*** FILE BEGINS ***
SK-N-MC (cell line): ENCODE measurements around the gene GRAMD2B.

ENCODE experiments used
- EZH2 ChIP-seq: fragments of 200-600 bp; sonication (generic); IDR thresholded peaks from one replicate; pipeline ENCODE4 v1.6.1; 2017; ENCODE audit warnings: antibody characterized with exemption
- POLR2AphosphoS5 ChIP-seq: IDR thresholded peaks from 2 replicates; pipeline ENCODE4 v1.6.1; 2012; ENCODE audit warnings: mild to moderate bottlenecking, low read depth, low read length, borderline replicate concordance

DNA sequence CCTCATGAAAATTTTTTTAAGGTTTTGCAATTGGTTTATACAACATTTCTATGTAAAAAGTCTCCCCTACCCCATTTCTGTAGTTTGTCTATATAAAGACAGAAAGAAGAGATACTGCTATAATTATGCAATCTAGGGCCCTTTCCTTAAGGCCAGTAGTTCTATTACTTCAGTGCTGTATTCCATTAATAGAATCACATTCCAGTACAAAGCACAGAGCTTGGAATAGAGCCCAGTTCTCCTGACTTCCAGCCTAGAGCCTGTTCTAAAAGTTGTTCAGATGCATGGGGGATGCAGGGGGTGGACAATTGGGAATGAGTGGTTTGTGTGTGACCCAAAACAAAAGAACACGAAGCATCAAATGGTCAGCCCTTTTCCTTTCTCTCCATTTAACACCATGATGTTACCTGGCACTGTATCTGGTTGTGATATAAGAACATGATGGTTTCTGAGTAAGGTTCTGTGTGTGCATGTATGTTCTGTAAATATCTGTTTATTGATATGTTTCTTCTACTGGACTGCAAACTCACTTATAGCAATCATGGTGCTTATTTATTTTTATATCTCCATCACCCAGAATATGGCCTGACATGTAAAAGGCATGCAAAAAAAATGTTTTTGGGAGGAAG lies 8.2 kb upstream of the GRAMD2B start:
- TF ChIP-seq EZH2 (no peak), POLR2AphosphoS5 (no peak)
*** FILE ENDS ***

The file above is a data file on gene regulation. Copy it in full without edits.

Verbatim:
SK-N-MC (cell line): ENCODE measurements around the gene GRAMD2B.

ENCODE experiments used
- EZH2 ChIP-seq: fragments of 200-600 bp; sonication (generic); IDR thresholded peaks from one replicate; pipeline ENCODE4 v1.6.1; 2017; ENCODE audit warnings: antibody characterized with exemption
- POLR2AphosphoS5 ChIP-seq: IDR thresholded peaks from 2 replicates; pipeline ENCODE4 v1.6.1; 2012; ENCODE audit warnings: mild to moderate bottlenecking, low read depth, low read length, borderline replicate concordance

DNA sequence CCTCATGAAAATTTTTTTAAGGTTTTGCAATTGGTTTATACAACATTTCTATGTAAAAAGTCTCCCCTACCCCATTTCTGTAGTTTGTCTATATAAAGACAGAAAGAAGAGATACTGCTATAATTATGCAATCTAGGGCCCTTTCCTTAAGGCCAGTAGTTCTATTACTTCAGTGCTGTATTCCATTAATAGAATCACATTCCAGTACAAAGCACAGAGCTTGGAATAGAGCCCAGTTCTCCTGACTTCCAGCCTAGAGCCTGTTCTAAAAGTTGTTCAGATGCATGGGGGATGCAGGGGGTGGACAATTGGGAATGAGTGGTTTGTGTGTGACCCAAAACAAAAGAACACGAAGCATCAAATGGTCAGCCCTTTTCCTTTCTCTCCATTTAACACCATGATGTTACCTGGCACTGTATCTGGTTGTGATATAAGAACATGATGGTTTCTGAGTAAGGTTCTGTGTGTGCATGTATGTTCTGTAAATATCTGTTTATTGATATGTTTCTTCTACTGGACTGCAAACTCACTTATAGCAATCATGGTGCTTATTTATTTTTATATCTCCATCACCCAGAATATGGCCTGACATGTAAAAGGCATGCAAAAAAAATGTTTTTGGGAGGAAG lies 8.2 kb upstream of the GRAMD2B start:
- TF ChIP-seq EZH2 (no peak), POLR2AphosphoS5 (no peak)